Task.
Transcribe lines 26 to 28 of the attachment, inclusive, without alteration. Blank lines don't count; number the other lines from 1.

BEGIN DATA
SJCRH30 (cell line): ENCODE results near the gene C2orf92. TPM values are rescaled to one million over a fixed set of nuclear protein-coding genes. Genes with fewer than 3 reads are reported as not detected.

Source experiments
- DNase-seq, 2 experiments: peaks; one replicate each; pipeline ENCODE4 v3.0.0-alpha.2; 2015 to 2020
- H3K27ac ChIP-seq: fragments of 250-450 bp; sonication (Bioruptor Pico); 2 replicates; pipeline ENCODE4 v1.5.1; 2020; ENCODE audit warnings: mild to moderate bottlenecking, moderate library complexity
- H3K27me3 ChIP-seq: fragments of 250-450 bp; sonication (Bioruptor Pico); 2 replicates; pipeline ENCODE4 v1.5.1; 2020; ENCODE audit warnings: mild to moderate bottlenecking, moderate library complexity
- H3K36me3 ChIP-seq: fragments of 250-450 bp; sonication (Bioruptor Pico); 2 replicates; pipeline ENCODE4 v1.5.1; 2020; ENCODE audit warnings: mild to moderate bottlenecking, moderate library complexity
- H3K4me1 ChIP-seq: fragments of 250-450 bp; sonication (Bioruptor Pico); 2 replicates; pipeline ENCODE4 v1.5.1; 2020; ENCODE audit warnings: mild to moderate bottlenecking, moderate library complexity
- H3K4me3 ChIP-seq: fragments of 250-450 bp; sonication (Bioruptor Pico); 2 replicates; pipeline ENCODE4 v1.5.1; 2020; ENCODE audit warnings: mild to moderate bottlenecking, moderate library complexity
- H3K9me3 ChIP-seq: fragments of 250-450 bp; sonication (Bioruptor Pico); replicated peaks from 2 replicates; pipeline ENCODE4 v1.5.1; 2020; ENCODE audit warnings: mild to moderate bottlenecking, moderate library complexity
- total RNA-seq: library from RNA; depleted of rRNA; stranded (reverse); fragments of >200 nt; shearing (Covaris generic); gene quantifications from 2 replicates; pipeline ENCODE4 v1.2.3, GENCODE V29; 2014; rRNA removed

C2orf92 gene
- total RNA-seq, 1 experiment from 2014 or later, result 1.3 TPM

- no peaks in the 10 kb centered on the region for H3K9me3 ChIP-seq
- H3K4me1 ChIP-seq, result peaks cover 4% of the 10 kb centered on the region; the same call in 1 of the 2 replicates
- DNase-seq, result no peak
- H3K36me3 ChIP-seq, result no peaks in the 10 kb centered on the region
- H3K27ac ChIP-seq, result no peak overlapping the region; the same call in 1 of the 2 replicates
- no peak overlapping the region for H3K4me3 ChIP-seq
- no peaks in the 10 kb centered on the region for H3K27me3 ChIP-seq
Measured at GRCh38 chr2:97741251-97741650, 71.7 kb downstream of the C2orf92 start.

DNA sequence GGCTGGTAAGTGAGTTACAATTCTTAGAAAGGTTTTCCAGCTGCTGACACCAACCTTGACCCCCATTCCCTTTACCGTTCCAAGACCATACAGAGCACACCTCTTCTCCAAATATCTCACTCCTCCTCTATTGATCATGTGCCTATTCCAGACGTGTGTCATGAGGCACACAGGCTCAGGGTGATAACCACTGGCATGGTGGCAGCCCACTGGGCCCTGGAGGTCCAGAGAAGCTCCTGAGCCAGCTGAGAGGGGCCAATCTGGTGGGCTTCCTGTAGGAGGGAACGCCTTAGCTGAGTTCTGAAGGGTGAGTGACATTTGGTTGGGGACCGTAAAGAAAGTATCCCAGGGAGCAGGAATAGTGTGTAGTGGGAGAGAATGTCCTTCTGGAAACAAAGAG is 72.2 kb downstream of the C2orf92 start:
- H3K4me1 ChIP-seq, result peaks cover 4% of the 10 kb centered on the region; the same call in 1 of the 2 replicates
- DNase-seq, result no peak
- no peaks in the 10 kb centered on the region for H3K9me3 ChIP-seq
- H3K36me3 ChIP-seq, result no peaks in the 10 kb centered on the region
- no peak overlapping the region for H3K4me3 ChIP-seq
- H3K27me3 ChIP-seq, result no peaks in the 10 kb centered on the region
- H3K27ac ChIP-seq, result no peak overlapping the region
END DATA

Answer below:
- no peak overlapping the region for H3K4me3 ChIP-seq
- H3K27me3 ChIP-seq, result no peaks in the 10 kb centered on the region
- H3K27ac ChIP-seq, result no peak overlapping the region